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The Movement to Keep Buildings From Making You Sick

Environmental health expert Joseph Allen, director of the Healthy Buildings program at Harvard, explains why people should demand more from their schools and offices.

The view from 425 Park Avenue, the first commercial building in New York to pursue WELL healthy building certification.

The view from 425 Park Avenue, the first commercial building in New York to pursue WELL healthy building certification.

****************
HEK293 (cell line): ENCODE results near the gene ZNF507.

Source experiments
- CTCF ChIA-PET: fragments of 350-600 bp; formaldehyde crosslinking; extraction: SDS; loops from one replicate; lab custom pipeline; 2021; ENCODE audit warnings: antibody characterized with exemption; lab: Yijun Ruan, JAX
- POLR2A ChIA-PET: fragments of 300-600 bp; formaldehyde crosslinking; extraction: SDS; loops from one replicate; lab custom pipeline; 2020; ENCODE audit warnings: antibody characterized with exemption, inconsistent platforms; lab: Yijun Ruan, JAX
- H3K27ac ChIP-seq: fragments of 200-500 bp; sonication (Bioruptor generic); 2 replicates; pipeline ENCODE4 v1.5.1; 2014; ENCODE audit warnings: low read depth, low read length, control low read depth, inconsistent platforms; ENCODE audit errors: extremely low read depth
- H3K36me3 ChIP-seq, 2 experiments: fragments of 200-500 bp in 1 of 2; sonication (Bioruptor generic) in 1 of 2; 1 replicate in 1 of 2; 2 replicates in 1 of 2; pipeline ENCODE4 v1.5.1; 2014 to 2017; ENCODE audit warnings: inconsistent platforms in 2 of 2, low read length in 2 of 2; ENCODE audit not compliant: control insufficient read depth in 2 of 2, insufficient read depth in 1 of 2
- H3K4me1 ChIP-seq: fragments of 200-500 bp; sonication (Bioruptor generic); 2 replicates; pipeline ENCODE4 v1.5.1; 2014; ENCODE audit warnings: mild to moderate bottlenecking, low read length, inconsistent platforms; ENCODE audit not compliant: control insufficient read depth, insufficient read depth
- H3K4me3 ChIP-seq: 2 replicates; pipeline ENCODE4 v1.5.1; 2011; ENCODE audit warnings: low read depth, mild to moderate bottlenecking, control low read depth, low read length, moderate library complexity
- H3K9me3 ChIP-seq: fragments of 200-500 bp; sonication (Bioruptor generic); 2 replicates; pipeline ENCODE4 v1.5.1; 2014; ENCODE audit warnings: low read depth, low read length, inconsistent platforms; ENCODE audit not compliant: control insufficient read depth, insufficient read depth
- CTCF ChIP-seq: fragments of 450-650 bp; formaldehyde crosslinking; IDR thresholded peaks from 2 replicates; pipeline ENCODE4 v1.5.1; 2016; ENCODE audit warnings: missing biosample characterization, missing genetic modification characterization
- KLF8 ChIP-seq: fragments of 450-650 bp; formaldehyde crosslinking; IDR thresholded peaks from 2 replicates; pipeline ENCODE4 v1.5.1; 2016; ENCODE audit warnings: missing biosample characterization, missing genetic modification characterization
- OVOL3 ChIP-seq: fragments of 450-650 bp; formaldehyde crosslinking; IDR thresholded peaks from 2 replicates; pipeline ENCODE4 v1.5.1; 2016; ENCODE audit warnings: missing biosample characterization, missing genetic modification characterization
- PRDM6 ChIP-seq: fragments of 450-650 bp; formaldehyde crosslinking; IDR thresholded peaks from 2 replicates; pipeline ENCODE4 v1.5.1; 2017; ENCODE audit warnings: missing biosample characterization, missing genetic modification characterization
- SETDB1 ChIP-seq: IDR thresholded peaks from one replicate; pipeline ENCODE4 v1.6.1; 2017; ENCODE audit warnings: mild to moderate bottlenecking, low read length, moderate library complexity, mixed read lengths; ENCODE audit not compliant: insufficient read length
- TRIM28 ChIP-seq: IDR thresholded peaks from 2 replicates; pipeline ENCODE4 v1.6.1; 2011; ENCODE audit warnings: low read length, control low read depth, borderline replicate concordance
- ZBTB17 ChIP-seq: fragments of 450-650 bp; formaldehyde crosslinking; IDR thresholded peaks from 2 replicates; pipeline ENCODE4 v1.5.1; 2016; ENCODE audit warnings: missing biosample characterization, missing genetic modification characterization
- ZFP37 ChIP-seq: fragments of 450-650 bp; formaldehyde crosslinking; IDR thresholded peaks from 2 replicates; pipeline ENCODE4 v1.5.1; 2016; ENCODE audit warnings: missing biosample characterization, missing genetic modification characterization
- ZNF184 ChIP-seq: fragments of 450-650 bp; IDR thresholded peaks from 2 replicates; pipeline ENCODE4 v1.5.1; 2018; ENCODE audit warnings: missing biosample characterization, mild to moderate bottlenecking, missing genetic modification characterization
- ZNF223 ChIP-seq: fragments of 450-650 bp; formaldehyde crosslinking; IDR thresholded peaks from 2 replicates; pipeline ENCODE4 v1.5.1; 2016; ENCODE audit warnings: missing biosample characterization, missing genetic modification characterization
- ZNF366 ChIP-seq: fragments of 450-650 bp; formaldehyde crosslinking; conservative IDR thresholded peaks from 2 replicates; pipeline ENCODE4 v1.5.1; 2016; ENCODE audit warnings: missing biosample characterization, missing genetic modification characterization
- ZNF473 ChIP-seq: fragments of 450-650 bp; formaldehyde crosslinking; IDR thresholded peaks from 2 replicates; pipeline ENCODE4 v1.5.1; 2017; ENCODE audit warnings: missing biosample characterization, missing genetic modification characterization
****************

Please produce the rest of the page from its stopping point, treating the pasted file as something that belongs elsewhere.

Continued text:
Photographer: Jeenah Moon/Bloomberg

In October, the White House held its first-ever summit on indoor air quality, encouraging businesses, organizations and especially schools to improve their buildings’ ventilation and filtration systems. The summit, which came in response to the pandemic, underscored that buildings are a first line of defense against infectious diseases and a key to public health. 

“Healthy buildings are the new minimum,” says Joseph Allen, an expert on indoor environmental quality issues at Harvard University, who also spoke at the summit. “The White House is signaling that they’re critical to Covid and beyond.”